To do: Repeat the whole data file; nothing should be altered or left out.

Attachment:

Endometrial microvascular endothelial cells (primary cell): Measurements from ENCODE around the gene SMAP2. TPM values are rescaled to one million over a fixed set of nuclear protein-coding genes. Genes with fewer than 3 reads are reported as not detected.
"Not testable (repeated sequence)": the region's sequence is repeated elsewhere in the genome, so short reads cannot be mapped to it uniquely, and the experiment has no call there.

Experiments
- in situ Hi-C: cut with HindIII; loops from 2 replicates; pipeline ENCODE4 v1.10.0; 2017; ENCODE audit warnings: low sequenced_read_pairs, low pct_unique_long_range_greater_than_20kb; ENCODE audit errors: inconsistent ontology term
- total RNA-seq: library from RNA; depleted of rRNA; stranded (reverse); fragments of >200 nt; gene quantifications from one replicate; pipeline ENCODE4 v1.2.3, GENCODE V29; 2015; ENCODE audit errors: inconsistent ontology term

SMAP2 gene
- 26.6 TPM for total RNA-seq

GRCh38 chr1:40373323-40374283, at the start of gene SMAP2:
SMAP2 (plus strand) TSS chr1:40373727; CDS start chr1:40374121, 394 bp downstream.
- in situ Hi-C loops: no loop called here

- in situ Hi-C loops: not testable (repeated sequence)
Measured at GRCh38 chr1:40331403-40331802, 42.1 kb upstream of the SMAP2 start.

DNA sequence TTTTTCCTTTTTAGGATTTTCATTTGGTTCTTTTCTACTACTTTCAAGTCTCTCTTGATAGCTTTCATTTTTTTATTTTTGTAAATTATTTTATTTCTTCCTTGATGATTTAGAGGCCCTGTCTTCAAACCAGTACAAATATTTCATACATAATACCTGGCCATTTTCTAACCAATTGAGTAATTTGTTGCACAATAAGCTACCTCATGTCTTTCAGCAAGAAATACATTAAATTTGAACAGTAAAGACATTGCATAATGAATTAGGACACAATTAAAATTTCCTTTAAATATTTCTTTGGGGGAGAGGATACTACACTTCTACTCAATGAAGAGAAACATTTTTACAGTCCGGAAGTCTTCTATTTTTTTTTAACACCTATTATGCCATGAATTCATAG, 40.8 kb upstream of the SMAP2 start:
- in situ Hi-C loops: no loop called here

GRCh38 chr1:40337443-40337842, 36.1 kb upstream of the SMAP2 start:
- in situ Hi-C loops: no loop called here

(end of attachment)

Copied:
Endometrial microvascular endothelial cells (primary cell): Measurements from ENCODE around the gene SMAP2. TPM values are rescaled to one million over a fixed set of nuclear protein-coding genes. Genes with fewer than 3 reads are reported as not detected.
"Not testable (repeated sequence)": the region's sequence is repeated elsewhere in the genome, so short reads cannot be mapped to it uniquely, and the experiment has no call there.

Experiments
- in situ Hi-C: cut with HindIII; loops from 2 replicates; pipeline ENCODE4 v1.10.0; 2017; ENCODE audit warnings: low sequenced_read_pairs, low pct_unique_long_range_greater_than_20kb; ENCODE audit errors: inconsistent ontology term
- total RNA-seq: library from RNA; depleted of rRNA; stranded (reverse); fragments of >200 nt; gene quantifications from one replicate; pipeline ENCODE4 v1.2.3, GENCODE V29; 2015; ENCODE audit errors: inconsistent ontology term

SMAP2 gene
- 26.6 TPM for total RNA-seq

GRCh38 chr1:40373323-40374283, at the start of gene SMAP2:
SMAP2 (plus strand) TSS chr1:40373727; CDS start chr1:40374121, 394 bp downstream.
- in situ Hi-C loops: no loop called here

- in situ Hi-C loops: not testable (repeated sequence)
Measured at GRCh38 chr1:40331403-40331802, 42.1 kb upstream of the SMAP2 start.

DNA sequence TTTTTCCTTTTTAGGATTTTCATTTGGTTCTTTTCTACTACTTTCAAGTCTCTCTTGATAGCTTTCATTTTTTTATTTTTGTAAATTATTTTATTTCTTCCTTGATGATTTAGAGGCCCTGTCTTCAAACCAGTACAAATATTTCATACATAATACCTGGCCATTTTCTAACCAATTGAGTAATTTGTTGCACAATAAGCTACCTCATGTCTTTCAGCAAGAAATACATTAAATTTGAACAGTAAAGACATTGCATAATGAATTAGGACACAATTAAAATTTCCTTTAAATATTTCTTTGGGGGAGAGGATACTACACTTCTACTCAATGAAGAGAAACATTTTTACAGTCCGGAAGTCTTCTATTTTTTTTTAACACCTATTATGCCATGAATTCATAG, 40.8 kb upstream of the SMAP2 start:
- in situ Hi-C loops: no loop called here

GRCh38 chr1:40337443-40337842, 36.1 kb upstream of the SMAP2 start:
- in situ Hi-C loops: no loop called here